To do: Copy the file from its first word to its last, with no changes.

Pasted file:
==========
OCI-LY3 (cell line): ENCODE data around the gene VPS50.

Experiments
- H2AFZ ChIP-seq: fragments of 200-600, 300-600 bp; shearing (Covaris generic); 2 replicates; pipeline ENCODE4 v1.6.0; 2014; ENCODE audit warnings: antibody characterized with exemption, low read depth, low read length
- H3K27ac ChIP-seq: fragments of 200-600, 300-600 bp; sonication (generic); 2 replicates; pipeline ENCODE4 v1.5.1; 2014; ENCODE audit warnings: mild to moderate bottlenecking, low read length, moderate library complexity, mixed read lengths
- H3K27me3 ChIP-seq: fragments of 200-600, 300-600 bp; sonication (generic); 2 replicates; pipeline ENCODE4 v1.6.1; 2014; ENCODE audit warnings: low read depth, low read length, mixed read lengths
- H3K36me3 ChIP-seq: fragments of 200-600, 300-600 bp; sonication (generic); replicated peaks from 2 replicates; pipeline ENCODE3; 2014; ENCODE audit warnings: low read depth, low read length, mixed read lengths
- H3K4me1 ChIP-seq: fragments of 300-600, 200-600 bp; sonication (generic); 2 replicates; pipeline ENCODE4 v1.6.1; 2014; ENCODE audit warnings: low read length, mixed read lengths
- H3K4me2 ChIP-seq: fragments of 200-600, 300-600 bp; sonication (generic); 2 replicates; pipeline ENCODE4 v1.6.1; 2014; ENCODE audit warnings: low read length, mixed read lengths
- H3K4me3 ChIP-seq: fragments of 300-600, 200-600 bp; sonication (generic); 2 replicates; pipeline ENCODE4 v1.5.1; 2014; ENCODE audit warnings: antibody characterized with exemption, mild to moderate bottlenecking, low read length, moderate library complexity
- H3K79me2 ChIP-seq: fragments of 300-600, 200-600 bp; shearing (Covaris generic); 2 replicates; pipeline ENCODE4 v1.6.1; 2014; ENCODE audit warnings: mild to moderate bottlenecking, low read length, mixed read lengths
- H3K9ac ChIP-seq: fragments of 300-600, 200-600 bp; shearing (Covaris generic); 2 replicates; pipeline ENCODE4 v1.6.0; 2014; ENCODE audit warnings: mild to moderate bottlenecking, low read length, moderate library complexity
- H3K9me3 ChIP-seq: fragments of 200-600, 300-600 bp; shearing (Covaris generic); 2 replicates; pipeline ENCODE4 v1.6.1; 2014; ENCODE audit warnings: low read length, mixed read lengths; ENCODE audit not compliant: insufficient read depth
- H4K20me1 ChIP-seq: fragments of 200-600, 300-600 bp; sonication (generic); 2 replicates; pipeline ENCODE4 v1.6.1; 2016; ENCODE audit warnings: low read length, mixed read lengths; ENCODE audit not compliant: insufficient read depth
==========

OCI-LY3 (cell line): ENCODE data around the gene VPS50.

Experiments
- H2AFZ ChIP-seq: fragments of 200-600, 300-600 bp; shearing (Covaris generic); 2 replicates; pipeline ENCODE4 v1.6.0; 2014; ENCODE audit warnings: antibody characterized with exemption, low read depth, low read length
- H3K27ac ChIP-seq: fragments of 200-600, 300-600 bp; sonication (generic); 2 replicates; pipeline ENCODE4 v1.5.1; 2014; ENCODE audit warnings: mild to moderate bottlenecking, low read length, moderate library complexity, mixed read lengths
- H3K27me3 ChIP-seq: fragments of 200-600, 300-600 bp; sonication (generic); 2 replicates; pipeline ENCODE4 v1.6.1; 2014; ENCODE audit warnings: low read depth, low read length, mixed read lengths
- H3K36me3 ChIP-seq: fragments of 200-600, 300-600 bp; sonication (generic); replicated peaks from 2 replicates; pipeline ENCODE3; 2014; ENCODE audit warnings: low read depth, low read length, mixed read lengths
- H3K4me1 ChIP-seq: fragments of 300-600, 200-600 bp; sonication (generic); 2 replicates; pipeline ENCODE4 v1.6.1; 2014; ENCODE audit warnings: low read length, mixed read lengths
- H3K4me2 ChIP-seq: fragments of 200-600, 300-600 bp; sonication (generic); 2 replicates; pipeline ENCODE4 v1.6.1; 2014; ENCODE audit warnings: low read length, mixed read lengths
- H3K4me3 ChIP-seq: fragments of 300-600, 200-600 bp; sonication (generic); 2 replicates; pipeline ENCODE4 v1.5.1; 2014; ENCODE audit warnings: antibody characterized with exemption, mild to moderate bottlenecking, low read length, moderate library complexity
- H3K79me2 ChIP-seq: fragments of 300-600, 200-600 bp; shearing (Covaris generic); 2 replicates; pipeline ENCODE4 v1.6.1; 2014; ENCODE audit warnings: mild to moderate bottlenecking, low read length, mixed read lengths
- H3K9ac ChIP-seq: fragments of 300-600, 200-600 bp; shearing (Covaris generic); 2 replicates; pipeline ENCODE4 v1.6.0; 2014; ENCODE audit warnings: mild to moderate bottlenecking, low read length, moderate library complexity
- H3K9me3 ChIP-seq: fragments of 200-600, 300-600 bp; shearing (Covaris generic); 2 replicates; pipeline ENCODE4 v1.6.1; 2014; ENCODE audit warnings: low read length, mixed read lengths; ENCODE audit not compliant: insufficient read depth
- H4K20me1 ChIP-seq: fragments of 200-600, 300-600 bp; sonication (generic); 2 replicates; pipeline ENCODE4 v1.6.1; 2016; ENCODE audit warnings: low read length, mixed read lengths; ENCODE audit not compliant: insufficient read depth